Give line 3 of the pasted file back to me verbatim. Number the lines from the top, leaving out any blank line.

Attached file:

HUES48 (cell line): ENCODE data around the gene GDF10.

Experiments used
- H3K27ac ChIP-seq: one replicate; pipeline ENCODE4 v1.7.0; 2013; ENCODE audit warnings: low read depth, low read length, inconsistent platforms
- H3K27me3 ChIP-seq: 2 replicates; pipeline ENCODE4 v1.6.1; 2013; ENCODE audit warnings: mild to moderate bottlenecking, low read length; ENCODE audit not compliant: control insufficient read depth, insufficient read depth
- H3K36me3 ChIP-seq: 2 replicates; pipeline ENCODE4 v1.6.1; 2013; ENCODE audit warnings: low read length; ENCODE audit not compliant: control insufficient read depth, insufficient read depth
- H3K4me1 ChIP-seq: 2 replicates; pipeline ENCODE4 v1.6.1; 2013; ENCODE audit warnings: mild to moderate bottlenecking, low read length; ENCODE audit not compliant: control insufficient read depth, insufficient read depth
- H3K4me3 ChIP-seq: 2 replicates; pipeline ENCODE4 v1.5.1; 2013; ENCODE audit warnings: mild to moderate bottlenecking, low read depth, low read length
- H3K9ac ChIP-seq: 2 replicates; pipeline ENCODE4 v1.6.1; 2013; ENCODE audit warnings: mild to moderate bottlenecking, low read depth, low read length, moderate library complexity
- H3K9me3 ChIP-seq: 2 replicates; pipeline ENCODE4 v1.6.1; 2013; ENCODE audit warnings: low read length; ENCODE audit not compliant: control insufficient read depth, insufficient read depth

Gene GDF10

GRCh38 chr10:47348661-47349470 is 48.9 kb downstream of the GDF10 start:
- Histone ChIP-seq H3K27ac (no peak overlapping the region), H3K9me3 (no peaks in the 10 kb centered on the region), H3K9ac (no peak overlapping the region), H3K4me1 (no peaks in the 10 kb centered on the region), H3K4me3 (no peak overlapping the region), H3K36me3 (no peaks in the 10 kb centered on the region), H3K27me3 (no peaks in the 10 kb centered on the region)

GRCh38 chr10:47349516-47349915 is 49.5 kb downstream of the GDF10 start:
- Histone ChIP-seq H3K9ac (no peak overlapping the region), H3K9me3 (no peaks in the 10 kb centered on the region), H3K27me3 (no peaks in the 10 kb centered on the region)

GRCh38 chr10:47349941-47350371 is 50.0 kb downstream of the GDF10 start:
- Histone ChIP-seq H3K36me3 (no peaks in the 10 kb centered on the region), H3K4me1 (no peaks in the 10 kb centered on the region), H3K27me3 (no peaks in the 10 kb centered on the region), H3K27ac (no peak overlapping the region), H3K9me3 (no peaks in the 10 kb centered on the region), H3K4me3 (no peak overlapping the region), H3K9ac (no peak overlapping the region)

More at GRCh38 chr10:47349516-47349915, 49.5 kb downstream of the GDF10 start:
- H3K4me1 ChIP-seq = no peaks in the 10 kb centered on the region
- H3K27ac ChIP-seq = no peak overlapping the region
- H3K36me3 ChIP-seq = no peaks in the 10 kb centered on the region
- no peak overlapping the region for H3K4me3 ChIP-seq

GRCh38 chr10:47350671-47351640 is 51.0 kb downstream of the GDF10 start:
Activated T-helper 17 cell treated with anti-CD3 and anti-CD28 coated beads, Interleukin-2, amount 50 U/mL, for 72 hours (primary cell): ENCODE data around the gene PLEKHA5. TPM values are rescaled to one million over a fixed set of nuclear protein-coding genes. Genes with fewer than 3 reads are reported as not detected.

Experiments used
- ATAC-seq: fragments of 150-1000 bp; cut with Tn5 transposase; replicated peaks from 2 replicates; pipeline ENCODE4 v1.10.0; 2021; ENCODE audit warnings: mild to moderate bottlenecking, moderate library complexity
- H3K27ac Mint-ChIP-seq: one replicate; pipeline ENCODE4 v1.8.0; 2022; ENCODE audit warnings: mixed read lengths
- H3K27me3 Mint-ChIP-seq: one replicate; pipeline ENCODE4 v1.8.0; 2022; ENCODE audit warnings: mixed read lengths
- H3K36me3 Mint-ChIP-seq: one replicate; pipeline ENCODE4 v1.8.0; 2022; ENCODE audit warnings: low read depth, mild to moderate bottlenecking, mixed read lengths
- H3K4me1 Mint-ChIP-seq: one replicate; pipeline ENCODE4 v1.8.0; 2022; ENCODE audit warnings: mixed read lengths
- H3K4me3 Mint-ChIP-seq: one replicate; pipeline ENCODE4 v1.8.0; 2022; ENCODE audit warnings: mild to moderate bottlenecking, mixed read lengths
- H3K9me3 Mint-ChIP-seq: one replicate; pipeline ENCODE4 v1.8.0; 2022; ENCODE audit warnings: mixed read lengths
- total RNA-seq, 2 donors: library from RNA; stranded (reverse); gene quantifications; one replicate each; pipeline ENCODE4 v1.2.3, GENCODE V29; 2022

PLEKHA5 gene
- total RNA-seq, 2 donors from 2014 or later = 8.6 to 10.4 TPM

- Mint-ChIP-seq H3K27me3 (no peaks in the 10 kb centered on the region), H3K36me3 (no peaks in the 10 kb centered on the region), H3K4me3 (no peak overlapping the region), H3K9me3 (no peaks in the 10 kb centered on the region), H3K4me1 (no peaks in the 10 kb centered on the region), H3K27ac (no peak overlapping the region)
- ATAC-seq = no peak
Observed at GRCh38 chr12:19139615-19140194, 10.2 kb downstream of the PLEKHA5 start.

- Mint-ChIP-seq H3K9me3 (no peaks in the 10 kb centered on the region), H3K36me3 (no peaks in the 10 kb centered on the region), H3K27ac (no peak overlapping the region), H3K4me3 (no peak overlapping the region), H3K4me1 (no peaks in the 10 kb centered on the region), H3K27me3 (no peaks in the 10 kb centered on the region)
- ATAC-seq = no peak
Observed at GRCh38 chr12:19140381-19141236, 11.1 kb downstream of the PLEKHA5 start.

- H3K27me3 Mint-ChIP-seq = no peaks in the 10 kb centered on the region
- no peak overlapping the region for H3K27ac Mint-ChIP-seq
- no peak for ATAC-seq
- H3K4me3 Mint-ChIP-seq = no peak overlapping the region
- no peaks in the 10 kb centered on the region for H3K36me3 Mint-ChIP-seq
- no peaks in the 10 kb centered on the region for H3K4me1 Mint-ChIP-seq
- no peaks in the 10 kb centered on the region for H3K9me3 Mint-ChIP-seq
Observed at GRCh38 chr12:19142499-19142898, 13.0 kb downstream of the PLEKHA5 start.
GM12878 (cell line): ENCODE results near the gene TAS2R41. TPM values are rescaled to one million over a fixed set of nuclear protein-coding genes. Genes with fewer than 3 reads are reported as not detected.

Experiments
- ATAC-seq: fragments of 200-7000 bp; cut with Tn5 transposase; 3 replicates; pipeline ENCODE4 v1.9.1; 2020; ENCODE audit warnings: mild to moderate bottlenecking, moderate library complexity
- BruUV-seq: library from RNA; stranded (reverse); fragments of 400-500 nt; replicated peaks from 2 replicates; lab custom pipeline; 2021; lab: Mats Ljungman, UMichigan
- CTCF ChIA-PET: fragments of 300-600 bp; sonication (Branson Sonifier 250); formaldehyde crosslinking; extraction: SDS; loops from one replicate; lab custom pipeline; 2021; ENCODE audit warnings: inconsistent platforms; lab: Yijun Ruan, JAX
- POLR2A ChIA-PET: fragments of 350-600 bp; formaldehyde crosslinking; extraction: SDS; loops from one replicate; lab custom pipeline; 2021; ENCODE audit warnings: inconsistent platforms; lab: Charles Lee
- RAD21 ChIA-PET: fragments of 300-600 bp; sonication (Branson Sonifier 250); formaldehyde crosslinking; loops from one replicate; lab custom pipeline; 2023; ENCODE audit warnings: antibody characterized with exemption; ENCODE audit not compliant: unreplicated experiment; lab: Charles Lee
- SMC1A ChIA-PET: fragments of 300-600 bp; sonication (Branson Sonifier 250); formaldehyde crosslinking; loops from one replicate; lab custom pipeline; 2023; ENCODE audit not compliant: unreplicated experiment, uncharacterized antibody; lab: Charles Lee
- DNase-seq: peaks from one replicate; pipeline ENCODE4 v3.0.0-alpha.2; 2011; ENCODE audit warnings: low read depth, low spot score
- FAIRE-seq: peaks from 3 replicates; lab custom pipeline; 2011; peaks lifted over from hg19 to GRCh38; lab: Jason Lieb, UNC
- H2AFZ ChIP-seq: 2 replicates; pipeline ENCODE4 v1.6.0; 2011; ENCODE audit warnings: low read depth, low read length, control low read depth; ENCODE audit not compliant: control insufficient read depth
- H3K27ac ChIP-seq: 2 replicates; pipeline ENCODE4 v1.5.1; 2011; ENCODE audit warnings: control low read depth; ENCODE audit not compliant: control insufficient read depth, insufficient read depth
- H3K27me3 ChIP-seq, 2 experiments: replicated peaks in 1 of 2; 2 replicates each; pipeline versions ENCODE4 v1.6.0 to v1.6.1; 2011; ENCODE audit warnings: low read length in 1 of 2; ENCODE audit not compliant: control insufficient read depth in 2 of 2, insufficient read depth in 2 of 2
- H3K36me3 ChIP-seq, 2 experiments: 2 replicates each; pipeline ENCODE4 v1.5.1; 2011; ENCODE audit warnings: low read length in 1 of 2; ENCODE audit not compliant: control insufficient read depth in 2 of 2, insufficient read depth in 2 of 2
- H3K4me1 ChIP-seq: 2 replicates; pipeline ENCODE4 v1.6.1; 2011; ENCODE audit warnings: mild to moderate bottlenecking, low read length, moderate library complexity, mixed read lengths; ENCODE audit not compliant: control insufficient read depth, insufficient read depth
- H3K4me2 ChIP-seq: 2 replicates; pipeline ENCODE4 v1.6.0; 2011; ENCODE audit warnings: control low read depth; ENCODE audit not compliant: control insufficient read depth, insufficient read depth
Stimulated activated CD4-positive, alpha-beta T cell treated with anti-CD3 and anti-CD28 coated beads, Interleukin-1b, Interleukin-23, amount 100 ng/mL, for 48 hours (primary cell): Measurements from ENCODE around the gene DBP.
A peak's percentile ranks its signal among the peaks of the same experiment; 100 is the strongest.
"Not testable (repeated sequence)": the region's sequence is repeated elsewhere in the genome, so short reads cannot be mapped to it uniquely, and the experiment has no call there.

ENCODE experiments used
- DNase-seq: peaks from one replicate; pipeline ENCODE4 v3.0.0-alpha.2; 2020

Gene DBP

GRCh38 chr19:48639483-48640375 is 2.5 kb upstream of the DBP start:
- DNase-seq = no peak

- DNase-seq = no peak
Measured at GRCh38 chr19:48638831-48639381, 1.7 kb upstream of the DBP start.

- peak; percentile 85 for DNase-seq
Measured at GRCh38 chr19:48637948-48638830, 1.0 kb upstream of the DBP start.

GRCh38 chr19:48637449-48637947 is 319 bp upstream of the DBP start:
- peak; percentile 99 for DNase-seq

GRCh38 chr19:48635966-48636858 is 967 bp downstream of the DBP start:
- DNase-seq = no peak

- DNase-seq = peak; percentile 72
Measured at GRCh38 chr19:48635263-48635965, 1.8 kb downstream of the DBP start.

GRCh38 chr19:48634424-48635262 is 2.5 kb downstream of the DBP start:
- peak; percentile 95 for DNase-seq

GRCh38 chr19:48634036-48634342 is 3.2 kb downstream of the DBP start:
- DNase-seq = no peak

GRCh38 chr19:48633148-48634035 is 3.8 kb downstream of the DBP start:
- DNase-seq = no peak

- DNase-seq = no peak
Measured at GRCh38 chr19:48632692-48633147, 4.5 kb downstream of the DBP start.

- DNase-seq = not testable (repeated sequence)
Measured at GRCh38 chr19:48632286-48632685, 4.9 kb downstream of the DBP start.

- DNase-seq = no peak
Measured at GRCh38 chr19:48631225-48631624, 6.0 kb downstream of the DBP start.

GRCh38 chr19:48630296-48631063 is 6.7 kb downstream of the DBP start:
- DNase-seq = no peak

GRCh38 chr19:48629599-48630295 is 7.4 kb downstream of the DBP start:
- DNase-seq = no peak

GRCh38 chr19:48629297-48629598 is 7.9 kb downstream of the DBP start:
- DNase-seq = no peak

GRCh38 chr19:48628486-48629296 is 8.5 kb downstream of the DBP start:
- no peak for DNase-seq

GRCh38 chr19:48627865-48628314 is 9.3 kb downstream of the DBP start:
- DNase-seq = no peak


- H3K27ac ChIP-seq: one replicate; pipeline ENCODE4 v1.7.0; 2013; ENCODE audit warnings: low read depth, low read length, inconsistent platforms